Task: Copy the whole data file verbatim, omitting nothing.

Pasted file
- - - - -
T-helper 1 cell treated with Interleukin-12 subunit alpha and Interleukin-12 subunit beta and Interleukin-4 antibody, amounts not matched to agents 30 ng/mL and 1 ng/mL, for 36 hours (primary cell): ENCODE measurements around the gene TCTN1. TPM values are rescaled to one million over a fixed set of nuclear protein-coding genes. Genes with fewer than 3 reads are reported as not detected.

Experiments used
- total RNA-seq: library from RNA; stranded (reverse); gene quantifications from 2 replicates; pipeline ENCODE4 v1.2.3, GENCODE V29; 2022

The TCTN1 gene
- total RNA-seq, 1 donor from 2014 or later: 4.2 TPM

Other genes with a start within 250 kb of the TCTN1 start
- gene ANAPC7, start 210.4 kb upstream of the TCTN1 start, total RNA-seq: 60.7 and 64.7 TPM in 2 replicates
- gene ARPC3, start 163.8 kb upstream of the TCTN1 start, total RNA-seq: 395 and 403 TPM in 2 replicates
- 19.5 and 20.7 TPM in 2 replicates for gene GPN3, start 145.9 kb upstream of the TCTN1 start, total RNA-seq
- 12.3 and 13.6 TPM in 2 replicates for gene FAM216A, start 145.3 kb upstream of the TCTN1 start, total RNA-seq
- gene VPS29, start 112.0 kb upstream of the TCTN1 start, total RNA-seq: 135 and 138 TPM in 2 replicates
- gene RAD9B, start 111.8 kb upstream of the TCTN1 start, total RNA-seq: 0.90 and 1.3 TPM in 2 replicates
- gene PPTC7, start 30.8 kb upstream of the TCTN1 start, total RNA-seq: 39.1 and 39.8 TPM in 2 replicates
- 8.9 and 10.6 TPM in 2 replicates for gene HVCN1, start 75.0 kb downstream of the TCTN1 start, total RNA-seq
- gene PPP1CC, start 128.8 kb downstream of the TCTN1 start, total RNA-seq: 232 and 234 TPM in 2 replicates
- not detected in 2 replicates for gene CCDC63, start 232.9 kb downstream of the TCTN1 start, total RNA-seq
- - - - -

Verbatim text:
T-helper 1 cell treated with Interleukin-12 subunit alpha and Interleukin-12 subunit beta and Interleukin-4 antibody, amounts not matched to agents 30 ng/mL and 1 ng/mL, for 36 hours (primary cell): ENCODE measurements around the gene TCTN1. TPM values are rescaled to one million over a fixed set of nuclear protein-coding genes. Genes with fewer than 3 reads are reported as not detected.

Experiments used
- total RNA-seq: library from RNA; stranded (reverse); gene quantifications from 2 replicates; pipeline ENCODE4 v1.2.3, GENCODE V29; 2022

The TCTN1 gene
- total RNA-seq, 1 donor from 2014 or later: 4.2 TPM

Other genes with a start within 250 kb of the TCTN1 start
- gene ANAPC7, start 210.4 kb upstream of the TCTN1 start, total RNA-seq: 60.7 and 64.7 TPM in 2 replicates
- gene ARPC3, start 163.8 kb upstream of the TCTN1 start, total RNA-seq: 395 and 403 TPM in 2 replicates
- 19.5 and 20.7 TPM in 2 replicates for gene GPN3, start 145.9 kb upstream of the TCTN1 start, total RNA-seq
- 12.3 and 13.6 TPM in 2 replicates for gene FAM216A, start 145.3 kb upstream of the TCTN1 start, total RNA-seq
- gene VPS29, start 112.0 kb upstream of the TCTN1 start, total RNA-seq: 135 and 138 TPM in 2 replicates
- gene RAD9B, start 111.8 kb upstream of the TCTN1 start, total RNA-seq: 0.90 and 1.3 TPM in 2 replicates
- gene PPTC7, start 30.8 kb upstream of the TCTN1 start, total RNA-seq: 39.1 and 39.8 TPM in 2 replicates
- 8.9 and 10.6 TPM in 2 replicates for gene HVCN1, start 75.0 kb downstream of the TCTN1 start, total RNA-seq
- gene PPP1CC, start 128.8 kb downstream of the TCTN1 start, total RNA-seq: 232 and 234 TPM in 2 replicates
- not detected in 2 replicates for gene CCDC63, start 232.9 kb downstream of the TCTN1 start, total RNA-seq